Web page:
September 2 "When you are an anvil, hold still; When you are the hammer, strike your fill." -George HerbertIf tone of this article sounds repetitious...it is. We feel that to start our 2nd year off we should lay down one of our fundamental stances early and often. For those who follow our website regularly we hope you understand. For those who are just "browsing" we hope you stick around and help us spread the word about safe, productive and efficient strength training.
StrongerAthletes.com cannot emphasize enough that coaches should take all Olympic type of exercise out of their program whether it is off or in-season. These types of lifts are dangerous and unnecessary. An important part of a proper training program is to prevent injuries.
In his article, "Improper Training", Dr. Ken Leistner states, "The purpose of an off-season weight program is to reduce the incidence and severity of on-field injury, not produce injury itself or leave the player prone to injury during play." A well said statement.
We get many e-mails from coaches stating that the bench press ands squat , and deadlift are the exercises in which injuries occur. If done slowly, not in powerlifting manner the lifts are much safer than performing a lift in a ballistic manner.
The ballistic nature of the Olympic lifts are what we feel make the lifts dangerous. However, many of these coaches say that the Olympic variation lifts do not even involve momentum. They are very persistent in their beliefs. Come On! Quit fooling yourself and be sensible. We believe many of these coaches were taught this way and think that it is the only way to train. This is unfortunate.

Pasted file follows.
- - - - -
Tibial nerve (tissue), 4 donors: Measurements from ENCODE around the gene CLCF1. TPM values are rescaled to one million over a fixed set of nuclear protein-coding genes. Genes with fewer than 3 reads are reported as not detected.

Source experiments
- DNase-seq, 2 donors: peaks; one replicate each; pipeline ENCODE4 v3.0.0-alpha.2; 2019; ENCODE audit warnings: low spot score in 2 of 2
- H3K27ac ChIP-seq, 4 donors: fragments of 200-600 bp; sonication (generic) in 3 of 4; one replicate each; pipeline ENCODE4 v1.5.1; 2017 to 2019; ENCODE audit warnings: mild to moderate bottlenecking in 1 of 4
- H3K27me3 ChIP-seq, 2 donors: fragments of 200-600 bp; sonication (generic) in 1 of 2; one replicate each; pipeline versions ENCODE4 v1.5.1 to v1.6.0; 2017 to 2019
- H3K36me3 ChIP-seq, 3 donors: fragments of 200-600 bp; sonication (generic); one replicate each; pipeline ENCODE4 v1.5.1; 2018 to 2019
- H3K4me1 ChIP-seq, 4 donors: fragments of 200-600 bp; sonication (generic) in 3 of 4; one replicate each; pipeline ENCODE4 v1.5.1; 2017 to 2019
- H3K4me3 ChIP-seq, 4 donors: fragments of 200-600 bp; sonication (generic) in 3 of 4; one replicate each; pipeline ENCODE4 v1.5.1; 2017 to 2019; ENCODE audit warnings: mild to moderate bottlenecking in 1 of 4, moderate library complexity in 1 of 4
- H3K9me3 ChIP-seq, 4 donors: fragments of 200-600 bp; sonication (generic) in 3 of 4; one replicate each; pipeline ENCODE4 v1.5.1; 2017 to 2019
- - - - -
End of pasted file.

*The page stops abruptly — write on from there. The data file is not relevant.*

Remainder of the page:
Now, we mean no disrespect to these coaches and particularly the Olympic lifting athletes. We enjoy watching the sport of Olympic lifting. We just do not believe that the quick lifts belong in strength training program in other sports other than Olympic lifting itself.
Many coaches, especially at the high school level, have these Olympic type of lifts in their program and do not know why. To say that it works for Nebraska or some other school is not a good enough response. Take a look at our Teams Page and you will see very successful teams that do not do them. The intent of this article is not to question the intelligence of coaches with respect to strength training but to inform them to research the negative effects of Olympic lifting for sports and ask yourself: Is this lift worth the risk? Most teams that perform these lifts perform the slow controlled movements such as squat, deadlift, and shoulder press etc... Could it be that these lifts are developing power and explosiveness in our athletes of is the power developed from the quick lifts exclusively. The point is that if all top teams that do these Olympic type of lifts were to take them out of their program, they would still be just as successful.
In conclusion, StrongerAthletes.com is attempting to educate as many coaches as possible to a style of training that is as successful as any Olympic lifting based program. We have been very successful thus far and appreciate all the support we have been getting from strength coaches, athletes, and other individuals in the field.